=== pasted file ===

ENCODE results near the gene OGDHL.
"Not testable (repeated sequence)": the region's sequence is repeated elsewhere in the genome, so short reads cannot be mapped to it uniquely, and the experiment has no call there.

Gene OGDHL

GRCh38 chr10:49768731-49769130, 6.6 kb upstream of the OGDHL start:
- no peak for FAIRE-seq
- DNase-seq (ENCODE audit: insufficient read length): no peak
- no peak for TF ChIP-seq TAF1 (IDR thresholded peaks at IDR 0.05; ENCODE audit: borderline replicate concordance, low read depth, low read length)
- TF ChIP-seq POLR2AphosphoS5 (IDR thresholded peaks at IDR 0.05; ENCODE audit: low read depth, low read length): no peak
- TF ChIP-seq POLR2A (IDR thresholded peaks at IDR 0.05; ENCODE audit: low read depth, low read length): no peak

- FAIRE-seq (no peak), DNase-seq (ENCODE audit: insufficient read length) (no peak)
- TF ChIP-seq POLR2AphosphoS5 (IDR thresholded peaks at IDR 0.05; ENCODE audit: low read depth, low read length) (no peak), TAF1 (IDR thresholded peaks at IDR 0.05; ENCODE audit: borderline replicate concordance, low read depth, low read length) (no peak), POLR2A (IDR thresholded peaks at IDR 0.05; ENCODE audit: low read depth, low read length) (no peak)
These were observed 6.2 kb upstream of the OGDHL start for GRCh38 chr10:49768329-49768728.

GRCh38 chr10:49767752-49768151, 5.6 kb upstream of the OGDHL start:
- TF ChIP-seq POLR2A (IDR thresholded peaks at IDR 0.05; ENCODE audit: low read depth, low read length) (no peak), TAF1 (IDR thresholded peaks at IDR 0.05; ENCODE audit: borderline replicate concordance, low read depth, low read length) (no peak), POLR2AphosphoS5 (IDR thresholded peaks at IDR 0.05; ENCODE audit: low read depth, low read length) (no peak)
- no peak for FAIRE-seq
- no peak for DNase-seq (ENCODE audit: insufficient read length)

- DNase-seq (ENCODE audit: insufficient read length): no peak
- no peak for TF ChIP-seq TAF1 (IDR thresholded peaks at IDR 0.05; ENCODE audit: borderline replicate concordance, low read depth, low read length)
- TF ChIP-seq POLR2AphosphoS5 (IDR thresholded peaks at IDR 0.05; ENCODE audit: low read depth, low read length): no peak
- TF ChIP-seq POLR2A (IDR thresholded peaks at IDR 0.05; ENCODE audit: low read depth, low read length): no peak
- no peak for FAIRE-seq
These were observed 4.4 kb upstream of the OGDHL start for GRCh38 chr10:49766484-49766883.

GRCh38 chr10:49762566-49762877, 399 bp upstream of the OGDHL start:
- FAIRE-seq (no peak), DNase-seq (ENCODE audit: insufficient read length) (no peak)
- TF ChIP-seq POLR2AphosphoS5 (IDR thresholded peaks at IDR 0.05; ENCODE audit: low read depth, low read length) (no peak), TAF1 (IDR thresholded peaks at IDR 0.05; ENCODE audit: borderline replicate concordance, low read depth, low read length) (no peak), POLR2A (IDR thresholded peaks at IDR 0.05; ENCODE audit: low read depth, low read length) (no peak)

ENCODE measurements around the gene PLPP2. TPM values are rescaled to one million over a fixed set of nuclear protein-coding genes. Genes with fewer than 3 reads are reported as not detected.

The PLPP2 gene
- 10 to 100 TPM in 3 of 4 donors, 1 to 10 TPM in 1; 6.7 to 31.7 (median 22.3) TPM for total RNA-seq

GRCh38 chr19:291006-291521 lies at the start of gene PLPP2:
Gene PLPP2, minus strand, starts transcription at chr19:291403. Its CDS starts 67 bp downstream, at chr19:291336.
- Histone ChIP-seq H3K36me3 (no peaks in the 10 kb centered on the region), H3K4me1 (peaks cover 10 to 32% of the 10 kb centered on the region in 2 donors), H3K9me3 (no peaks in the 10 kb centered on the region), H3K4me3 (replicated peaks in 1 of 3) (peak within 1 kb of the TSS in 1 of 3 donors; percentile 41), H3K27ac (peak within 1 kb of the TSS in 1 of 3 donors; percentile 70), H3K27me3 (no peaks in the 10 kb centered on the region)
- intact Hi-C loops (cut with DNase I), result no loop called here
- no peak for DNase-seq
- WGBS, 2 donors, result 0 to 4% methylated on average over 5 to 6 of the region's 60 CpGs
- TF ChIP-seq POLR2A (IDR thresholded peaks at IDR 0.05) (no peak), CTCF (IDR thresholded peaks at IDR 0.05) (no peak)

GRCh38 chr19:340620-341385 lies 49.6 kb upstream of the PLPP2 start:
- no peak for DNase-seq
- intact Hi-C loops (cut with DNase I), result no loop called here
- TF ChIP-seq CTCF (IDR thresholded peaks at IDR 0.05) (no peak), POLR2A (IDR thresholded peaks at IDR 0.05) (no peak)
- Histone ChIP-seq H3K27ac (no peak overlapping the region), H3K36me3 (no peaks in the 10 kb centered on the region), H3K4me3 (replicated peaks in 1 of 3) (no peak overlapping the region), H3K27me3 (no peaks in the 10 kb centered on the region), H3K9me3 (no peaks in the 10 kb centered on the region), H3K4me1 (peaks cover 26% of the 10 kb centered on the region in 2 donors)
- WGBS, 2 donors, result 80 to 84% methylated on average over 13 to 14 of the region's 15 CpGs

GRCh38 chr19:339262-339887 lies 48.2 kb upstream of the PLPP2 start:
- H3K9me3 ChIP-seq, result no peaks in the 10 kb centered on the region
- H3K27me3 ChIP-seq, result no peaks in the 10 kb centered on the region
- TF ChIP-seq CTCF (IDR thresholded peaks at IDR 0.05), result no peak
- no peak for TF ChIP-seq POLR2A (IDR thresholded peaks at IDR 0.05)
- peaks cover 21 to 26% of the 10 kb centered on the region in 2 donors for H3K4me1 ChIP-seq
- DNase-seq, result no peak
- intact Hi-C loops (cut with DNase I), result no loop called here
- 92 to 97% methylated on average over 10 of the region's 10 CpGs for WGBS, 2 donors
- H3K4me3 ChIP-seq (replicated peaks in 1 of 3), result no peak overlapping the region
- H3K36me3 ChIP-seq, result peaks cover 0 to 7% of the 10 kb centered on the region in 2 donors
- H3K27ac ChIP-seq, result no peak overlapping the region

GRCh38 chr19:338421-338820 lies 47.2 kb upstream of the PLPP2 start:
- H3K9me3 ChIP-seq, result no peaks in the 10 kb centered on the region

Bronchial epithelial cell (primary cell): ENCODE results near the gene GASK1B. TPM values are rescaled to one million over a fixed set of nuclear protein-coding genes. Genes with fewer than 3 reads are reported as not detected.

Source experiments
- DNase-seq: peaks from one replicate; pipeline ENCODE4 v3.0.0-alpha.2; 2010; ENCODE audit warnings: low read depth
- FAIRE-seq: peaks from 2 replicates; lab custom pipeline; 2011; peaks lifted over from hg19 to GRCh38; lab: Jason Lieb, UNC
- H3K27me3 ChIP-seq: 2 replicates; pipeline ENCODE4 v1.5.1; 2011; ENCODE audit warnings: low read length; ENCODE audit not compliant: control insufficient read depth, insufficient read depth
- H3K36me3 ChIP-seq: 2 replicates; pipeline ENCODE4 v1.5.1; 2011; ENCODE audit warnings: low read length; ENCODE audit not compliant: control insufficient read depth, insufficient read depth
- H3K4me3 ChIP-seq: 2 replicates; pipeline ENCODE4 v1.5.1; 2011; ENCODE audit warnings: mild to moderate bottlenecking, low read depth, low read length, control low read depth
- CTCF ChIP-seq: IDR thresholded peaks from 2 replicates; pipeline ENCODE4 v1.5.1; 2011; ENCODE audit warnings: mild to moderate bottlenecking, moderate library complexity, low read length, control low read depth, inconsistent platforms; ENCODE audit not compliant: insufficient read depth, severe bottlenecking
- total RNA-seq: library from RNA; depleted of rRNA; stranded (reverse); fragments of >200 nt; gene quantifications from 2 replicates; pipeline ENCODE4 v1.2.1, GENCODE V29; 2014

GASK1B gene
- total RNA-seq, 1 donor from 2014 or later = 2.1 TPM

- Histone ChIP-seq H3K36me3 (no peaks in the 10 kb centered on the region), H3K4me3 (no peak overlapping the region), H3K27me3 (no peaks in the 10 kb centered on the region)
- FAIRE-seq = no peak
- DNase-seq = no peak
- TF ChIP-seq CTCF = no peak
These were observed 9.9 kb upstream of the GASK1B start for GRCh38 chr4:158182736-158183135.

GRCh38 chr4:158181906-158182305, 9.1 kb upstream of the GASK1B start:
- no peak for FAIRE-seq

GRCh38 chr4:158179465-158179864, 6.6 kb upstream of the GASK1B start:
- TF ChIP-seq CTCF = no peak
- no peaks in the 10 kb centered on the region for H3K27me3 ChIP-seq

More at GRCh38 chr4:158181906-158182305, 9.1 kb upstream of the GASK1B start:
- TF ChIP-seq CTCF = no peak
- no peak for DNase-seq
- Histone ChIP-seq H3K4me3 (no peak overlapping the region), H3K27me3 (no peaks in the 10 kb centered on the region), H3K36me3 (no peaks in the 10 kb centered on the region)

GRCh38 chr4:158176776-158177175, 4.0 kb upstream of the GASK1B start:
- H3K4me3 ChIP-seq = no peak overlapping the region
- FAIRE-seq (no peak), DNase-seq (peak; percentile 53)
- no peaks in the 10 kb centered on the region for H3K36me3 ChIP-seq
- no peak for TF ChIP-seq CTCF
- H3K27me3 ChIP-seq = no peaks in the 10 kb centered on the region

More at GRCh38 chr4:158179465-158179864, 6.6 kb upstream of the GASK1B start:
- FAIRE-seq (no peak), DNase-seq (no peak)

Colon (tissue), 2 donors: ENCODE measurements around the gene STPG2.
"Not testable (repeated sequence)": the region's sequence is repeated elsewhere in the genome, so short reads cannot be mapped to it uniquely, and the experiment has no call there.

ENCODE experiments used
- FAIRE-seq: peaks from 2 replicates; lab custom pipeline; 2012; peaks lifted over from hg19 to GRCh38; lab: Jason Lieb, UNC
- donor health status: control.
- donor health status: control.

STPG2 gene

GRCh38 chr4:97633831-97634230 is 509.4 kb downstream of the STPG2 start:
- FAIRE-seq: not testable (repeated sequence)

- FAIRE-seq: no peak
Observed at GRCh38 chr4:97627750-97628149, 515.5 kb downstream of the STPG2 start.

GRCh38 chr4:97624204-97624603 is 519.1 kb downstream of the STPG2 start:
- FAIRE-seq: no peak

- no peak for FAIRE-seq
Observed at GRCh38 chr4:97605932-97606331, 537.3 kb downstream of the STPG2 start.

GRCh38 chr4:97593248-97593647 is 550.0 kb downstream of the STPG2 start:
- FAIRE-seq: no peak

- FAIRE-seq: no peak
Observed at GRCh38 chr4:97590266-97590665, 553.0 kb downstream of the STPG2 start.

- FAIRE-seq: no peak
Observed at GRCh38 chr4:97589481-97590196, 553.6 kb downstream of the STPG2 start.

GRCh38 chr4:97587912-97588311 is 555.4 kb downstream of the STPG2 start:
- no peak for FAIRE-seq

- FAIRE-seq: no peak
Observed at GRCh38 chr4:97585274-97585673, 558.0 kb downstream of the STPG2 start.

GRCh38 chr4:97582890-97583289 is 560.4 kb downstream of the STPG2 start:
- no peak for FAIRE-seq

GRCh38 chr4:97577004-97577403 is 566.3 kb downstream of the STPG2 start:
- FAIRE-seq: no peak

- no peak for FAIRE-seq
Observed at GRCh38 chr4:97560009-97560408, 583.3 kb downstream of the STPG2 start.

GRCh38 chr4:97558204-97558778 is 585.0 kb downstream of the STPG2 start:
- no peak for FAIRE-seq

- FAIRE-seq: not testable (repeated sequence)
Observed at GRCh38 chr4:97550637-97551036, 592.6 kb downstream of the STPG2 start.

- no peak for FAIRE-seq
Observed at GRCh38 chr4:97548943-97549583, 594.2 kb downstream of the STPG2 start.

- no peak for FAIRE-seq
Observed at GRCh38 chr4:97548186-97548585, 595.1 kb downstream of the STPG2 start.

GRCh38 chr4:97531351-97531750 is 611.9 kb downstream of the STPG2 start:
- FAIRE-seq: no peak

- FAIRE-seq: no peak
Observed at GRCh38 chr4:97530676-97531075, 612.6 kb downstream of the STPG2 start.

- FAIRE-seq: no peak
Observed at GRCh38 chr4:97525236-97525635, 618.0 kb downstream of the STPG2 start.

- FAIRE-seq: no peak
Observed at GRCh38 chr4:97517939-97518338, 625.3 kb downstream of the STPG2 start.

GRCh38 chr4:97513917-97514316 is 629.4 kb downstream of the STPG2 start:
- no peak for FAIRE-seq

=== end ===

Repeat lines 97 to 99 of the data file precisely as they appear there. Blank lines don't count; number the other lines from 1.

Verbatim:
- FAIRE-seq: not testable (repeated sequence)

- FAIRE-seq: no peak
Observed at GRCh38 chr4:97627750-97628149, 515.5 kb downstream of the STPG2 start.